At the end of the day I just try to make music that hopefully extends a piece of myself or what I’m feeling in the moment onto someone else, so they can experience it and perhaps relate to it in their own way; I think that’s what any musician or artist is trying to achieve anyway, how you get there is kind of irrelevant!

That’s a great point about the end goal is to make music that moves people - sometimes that gets a bit lost. For the gear-heads out there, any specifics on your studio equipment? What can’t you live without?

There’s certainly a contrasting difference between the more rapid fire/instant reaction style tunes and the more slow burning tracks that develop over time; I prefer to live in the latter but that’s not to say there isn’t value in the former either, it all depends on the context.

First and foremost, I learnt music production on Logic during my degree (my first dabbling with a digital DAW/sequencer was with Pro Tools on a Digi001 during High School) but I’ve been using Propellerheads Reason since version 4 (which came about because I needed a solution to perform live at the time, around 2006/7) but I’ve continued to use Reason specifically for music production and composing. There was a while there where I was re-wiring Reason into Logic, but once Reason stepped into full DAW mode I’ve committed 100% to using Reason for all my tracks, without the headache of running two programmes simultaneously. I’m all about workflow and to me Reason just does stuff differently compared to more traditional DAWs. An example of this is how you can flip the rack around and re-configure patch cables to create new and interesting sounds using cv gates, the quality of the tempo algorithm when adjusting the speed of a track or groove, and so on; it definitely suits my mentality coming from a live sound background!

Aside from the various software plugins I use for mixing (which includes specific plugs by Maag, API, Lindell, Dangerous Music) and the modelled SSL 9000k console and NN-XT Sampler Reason offers (which I love for workflow) I have a small number of select pieces of hardware instruments that I use to create sounds (aside from using the odd sample here and there), the foundation of which is the EMU Proteus 2000 Rack Synth which is my workhorse (and what I’d try and grab if my house was burning down alongside my hard-drives!); it has so many great sounds and the programming capabilities and filters bring sounds to life.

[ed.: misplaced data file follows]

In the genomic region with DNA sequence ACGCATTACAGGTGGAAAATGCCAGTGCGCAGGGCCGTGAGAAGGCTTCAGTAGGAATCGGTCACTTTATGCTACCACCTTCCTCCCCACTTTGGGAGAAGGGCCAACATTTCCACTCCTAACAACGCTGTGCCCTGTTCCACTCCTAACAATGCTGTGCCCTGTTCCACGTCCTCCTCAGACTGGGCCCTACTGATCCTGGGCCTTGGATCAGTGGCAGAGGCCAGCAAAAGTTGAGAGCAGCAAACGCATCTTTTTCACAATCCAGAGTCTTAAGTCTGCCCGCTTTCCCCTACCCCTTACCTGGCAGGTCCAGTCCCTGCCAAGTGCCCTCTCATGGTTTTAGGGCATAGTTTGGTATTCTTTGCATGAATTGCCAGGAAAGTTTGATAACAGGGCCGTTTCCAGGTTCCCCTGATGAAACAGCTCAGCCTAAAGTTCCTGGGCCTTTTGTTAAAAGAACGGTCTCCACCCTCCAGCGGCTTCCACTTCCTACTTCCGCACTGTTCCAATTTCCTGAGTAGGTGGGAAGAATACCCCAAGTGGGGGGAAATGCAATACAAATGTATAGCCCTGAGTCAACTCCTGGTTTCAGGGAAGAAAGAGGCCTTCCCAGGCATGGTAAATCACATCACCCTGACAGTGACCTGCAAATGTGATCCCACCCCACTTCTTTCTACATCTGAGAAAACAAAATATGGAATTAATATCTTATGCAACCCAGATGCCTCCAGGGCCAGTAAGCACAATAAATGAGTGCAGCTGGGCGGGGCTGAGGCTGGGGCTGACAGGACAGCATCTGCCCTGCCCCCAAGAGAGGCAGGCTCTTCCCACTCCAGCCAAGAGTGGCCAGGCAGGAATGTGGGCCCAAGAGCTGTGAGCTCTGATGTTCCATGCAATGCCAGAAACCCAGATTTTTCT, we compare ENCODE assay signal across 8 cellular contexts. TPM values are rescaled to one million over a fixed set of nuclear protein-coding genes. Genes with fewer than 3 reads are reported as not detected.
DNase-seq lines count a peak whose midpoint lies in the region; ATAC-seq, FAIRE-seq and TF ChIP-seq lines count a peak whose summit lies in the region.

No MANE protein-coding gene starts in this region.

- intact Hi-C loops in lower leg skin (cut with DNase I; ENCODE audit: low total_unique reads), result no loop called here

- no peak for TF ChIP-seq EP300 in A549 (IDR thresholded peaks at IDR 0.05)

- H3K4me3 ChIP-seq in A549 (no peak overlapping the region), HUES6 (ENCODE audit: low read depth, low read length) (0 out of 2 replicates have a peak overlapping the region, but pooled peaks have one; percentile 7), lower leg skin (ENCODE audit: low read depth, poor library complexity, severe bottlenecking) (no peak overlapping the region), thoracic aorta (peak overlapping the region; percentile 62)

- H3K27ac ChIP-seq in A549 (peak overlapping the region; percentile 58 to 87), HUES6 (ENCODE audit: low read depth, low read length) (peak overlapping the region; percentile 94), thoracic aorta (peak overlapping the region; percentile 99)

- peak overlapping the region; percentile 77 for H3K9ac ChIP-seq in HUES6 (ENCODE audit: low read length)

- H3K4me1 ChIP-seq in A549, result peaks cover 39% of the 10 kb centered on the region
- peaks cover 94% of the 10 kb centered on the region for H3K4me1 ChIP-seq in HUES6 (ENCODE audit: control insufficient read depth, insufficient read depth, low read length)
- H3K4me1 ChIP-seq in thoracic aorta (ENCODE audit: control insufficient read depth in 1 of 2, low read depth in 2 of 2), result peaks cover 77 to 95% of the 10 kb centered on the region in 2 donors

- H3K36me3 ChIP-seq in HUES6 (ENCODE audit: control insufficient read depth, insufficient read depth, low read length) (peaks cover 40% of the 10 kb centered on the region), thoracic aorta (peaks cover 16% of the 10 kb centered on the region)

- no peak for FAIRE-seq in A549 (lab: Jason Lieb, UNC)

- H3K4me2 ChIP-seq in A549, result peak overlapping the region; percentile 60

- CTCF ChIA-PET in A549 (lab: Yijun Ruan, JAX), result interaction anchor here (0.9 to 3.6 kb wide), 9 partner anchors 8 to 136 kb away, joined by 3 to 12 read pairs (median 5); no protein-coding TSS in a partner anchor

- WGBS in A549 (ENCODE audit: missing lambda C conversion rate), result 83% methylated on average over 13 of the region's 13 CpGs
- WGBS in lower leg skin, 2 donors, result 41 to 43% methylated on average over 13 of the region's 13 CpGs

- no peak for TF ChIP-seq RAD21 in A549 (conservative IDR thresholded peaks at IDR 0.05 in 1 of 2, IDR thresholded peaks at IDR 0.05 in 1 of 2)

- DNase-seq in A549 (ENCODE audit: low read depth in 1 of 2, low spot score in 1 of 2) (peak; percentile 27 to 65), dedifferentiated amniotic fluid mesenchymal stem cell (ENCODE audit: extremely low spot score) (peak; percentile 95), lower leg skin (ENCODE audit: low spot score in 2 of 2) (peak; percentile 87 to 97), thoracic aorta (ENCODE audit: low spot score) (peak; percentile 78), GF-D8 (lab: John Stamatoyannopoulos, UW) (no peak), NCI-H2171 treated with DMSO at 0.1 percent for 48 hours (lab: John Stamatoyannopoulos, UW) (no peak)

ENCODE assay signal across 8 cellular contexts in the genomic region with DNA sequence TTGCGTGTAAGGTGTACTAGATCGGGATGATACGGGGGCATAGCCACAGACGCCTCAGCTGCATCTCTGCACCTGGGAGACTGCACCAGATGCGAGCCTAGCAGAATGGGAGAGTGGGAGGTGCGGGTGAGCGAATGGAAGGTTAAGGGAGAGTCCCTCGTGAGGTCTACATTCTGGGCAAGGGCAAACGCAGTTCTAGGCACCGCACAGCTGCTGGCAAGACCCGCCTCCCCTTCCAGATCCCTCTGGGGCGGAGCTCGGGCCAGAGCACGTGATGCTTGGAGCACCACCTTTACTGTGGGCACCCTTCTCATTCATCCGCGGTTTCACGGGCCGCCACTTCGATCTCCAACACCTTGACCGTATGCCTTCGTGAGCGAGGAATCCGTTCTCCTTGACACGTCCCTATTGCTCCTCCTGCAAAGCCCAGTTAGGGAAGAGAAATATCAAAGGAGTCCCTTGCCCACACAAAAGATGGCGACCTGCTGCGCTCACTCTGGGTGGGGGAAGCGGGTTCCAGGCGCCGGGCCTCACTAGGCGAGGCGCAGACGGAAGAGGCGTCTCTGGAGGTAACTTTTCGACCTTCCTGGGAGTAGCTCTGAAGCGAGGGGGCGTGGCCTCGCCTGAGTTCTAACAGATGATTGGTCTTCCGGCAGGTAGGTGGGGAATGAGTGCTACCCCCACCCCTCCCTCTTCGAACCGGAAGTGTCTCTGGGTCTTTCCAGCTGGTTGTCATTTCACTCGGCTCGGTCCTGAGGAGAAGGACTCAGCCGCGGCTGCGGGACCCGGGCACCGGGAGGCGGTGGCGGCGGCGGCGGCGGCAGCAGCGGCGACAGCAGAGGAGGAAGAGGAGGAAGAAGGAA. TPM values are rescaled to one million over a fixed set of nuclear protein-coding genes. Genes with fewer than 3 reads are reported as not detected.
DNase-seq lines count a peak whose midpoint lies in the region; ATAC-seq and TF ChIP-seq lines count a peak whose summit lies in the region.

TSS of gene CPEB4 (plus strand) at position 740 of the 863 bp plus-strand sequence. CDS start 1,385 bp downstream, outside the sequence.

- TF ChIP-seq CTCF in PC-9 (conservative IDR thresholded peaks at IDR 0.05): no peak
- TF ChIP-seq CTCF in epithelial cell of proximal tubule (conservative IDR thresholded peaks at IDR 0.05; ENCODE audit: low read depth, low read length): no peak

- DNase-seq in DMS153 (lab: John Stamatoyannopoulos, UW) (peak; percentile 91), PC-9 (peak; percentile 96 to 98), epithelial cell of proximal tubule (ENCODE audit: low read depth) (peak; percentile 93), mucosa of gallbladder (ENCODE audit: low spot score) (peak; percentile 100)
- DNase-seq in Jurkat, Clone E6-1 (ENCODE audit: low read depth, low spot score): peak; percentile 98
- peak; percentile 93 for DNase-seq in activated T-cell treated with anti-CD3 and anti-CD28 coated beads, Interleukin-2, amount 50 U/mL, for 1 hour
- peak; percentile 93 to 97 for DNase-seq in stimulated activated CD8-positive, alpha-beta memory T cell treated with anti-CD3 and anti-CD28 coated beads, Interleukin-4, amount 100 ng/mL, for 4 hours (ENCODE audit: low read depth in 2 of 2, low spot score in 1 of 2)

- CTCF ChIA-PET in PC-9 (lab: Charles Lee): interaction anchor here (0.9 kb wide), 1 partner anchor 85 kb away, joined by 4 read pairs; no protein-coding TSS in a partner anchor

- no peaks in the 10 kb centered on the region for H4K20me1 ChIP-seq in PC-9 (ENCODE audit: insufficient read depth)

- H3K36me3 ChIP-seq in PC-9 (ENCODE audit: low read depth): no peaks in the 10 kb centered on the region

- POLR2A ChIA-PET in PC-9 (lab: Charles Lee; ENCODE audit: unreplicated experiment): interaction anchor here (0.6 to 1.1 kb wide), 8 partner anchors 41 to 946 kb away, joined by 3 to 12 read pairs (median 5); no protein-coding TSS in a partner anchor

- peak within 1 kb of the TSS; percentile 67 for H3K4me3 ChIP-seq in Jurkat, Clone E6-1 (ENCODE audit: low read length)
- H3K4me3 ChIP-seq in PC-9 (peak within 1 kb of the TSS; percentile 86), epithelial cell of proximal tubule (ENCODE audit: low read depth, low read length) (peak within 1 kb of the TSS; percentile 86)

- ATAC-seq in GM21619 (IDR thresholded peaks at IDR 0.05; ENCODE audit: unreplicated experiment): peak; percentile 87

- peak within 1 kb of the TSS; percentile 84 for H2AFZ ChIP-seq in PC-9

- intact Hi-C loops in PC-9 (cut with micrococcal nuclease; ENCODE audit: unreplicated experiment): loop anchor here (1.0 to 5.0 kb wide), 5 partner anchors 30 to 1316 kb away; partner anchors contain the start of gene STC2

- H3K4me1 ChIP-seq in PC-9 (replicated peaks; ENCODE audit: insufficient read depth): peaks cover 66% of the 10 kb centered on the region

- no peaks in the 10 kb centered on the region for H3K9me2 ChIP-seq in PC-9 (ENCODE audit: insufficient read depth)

I also invested in the Dave Smith Instruments Mofo x4 Analog Synth, which as soon as you start designing your own sounds just adds so much warmth and oomph to a track that the sounds already jump out of the mix. I also have the often overlooked Techno classic; the Yamaha DX21, which although sounds a bit mechanical at times (and is starting to show its age), has some amazing foundational sounds that just work when they are appropriate. I also have a Roland MC303 groove box, which contains all the classic drum machine sounds like the 808 and 909’s alongside some amazing raw synth sounds, but unfortunately it hasn’t worked since I moved back to the UK. It should be said I purchased all of this kit (apart from the Mofo, which was bought new) for around $200 NZD a piece back in 2012/13; you can really get some decent equipment for very little if you do some digging and aren’t swayed by wanting the most recent gear.

The latest addition to my studio is a small format Midas console which I pass all my synths through on the way in, but I also use it to run audio out of my DAW in order to externally manipulate EQ and to get a bit of desk saturation and separation. Again given my background, my experience with music is based on tweaking and manipulating physical, tangible equipment (e.g. one of the first consoles I used in a live setting was the Midas Venice series consoles) and recording it in as audio with all the flaws and variation that goes along with it. Of course, I wouldn’t want to live without digital recording and recall, but having a few pieces of equipment you know really well can have a real benefit.